Hardware

CES 2014: Lenovo talks up $799 4K monitor that works with existing computers

When TechRepublic interviewed Lenovo executive Tom Butler at CES 2014, we got the details of Lenovo's 28-inch 4K monitor that costs $799 and doesn't require a special PC to run it.
   

At CES 2014, TechRepublic and ZDNet interviewed Lenovo's Tom Butler, Director of Portfolio Strategy for the Americas, and one of our favorite topics was Lenovo's newly-announced 4K computer monitor. We had Tom surrounded with Bill Detwiler, Ryan Huang from ZDNet Asia, and yours truly, but he was a great sport. 

Watch this three-minute video clip where Butler talks about not one but two 28-inch 4K displays that Lenovo announced at CES. The first one is a $799 monitor aimed at professionals. The second is a prosumer display that is not just a 28-inch monitor but also includes three HDMI ports for adding other devices and includes Android so that you can use it as a large touchscreen or even an all-in-one Android PC if you connect a keyboard and mouse via Bluetooth. It carries an $1199 price tag.  Both sport a screen resolution of 3840x2160 and will be available during the first half of 2014.

Also, Dell announced a 4K monitor at CES that comes in at $699 and will be available on January 23.

lenovo-4k-ces2014.jpg
Lenovo's ThinkVision Pro2840m 4K2K monitor, announced at CES 2014
 Image: Jason Hiner/TechRepublic

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About

Jason Hiner is Editor in Chief of TechRepublic and Long Form Editor of ZDNet. He writes about the people, products, and ideas changing how we live and work in the 21st century. He's co-author of the upcoming book, Follow the Geeks (bit.ly/ftgeeks).

9 comments
Eamon_Walsh1
Eamon_Walsh1

Lenovo doesn't need a PC connection set of gadgetry to run its product? Whoa? Happy Thanksgiving, this! bit.ly/1z5wkBK

pivert
pivert

Completely off topic: Jason, get rid of that ugly cap. It doesn't suit you. And for some reason I find it impolite / arrogant towards the person you are interviewing. If you want to make something your trademark, a baker boy cap is sooooo wrong. What's that Mr. Holmes... ?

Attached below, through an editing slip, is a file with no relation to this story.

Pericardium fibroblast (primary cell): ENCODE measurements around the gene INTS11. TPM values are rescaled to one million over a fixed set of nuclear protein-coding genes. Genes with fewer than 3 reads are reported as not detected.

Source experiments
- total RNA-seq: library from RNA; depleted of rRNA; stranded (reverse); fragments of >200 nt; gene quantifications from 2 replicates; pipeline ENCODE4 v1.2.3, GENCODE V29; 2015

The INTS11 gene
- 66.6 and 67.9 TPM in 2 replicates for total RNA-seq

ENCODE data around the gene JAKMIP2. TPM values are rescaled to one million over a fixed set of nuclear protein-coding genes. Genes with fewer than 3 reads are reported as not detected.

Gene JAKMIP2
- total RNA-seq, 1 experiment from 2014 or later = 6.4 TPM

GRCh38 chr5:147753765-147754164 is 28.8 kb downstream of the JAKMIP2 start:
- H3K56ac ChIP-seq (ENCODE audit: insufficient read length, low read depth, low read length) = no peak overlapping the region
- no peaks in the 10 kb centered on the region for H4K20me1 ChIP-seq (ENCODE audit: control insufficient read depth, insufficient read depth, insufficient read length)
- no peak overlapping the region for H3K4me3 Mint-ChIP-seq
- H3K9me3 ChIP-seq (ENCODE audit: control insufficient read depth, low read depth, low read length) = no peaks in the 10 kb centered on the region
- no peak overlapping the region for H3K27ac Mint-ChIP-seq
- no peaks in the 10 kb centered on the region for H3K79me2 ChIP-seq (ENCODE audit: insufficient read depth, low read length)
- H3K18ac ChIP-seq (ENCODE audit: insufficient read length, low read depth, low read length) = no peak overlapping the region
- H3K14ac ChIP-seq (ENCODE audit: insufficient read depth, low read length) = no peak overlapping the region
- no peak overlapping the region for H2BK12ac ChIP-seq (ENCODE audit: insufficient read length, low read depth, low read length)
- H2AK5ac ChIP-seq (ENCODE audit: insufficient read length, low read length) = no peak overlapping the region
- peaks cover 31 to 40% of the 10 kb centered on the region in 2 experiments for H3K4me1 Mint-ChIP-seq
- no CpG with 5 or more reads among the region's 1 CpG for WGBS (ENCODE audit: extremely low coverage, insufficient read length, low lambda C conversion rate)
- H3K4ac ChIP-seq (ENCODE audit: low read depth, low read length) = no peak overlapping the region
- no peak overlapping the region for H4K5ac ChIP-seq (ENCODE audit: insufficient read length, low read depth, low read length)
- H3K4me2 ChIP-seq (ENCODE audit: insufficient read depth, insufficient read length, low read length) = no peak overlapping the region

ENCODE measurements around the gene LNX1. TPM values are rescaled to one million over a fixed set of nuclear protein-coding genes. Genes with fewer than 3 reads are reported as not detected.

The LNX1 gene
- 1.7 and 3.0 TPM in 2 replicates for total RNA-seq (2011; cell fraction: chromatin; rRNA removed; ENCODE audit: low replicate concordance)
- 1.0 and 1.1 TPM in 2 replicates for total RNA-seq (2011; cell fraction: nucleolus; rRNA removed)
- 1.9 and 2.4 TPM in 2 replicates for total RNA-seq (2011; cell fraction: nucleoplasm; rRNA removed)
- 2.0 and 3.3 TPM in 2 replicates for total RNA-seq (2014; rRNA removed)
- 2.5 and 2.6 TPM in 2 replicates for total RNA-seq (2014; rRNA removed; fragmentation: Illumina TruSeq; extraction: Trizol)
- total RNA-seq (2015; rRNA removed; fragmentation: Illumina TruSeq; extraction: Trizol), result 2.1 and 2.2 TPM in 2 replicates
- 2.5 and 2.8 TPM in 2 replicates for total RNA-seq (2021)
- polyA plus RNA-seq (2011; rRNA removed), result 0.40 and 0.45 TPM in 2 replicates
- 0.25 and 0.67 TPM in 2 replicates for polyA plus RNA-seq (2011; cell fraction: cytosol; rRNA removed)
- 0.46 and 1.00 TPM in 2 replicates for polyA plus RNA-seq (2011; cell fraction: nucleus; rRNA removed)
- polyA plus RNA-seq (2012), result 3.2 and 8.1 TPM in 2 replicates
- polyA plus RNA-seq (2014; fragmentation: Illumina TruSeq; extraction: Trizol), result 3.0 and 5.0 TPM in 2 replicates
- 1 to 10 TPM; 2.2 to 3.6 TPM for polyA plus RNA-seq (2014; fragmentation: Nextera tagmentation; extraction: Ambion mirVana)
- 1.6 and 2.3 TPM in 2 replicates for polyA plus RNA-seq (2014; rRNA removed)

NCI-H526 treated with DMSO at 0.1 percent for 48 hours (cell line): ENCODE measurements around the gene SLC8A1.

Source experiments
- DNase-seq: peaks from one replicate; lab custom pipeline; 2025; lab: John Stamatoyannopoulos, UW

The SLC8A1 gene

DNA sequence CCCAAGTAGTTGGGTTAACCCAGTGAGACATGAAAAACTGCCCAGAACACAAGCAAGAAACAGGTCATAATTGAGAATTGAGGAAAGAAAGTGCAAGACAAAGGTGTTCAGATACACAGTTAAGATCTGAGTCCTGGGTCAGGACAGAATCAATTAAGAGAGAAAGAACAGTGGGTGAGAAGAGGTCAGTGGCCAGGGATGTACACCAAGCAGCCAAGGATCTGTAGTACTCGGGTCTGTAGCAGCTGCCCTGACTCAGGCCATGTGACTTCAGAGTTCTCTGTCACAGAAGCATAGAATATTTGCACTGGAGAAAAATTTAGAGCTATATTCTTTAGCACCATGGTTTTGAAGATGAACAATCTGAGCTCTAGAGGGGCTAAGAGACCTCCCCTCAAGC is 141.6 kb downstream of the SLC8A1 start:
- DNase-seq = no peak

frylock
frylock

These monitors sound nice from a photo editing standpoint, as long as they'll have wide-gamut color and adjustable LUTs for calibrating. I suppose that's too much to ask though, despite that "aimed at professionals" tag.

greggwon
greggwon

The issue with 4k will be whether manufactures want to sell product, or reap profit.  Initially, there are startup costs, as well weak product support issues for being too early to market.   If you get the product right from the start, instead of selling 2-3 high priced, beta products, then you can hit the ground running.  Hardware manufactures in the PC market place are plagued with the "first to market" mantra, instead of looking at how to be "the best in the marketplace".  Apple always strives for best value in the market place, by including the whole notion of product support in their pricing.  So, you can carry your Apple product into the Apple store and get one on one support to get problems solved, instead of spending a week full of evenings, googling on the internet, trying to find someone else who has had the same problem and has a zero cost "fix" for you.  Product warranty and support is a value many people will pay extra for.

adornoe
adornoe

The Dell and Lenovo "monitors" begin to sound puny and expensive, when one considers that, Polaroid will be coming out with a 50 inch 4k TV, for $999. 

jmwbowen
jmwbowen

@adornoe There seems to be an assumption that cost should be directly proportional to screen size and that larger screen size is always better.


There's a BIG difference between a monitor and a TV. TVs are meant to be viewed from many feet away. Monitors are viewed from just a few feet away. What person would want a 50 inch screen a few feet from their face as they tried to work?


The DPI is greater on smaller screens, so the 28" screen will appear sharper than the 50" screen, even though they have the same resolution. This is why I went out of my way to choose the smallest reasonably priced 1920x1080 monitors I could find, not the biggest.

peter891
peter891

@jmwbowen@adornoeI find two 24" monitors with 1920x1024/1600 are about right for comfortable desktop work using standard font sizes.  For 4k a 48" monitor would be just fine - and when not working I could use it as an office TV.

dogknees
dogknees

@jmwbowen @adornoe  "What person would want a 50 inch screen a few feet from their face as they tried to work?" Me for one! Happy to work close if it means I see more detail rather than bigger pixels.

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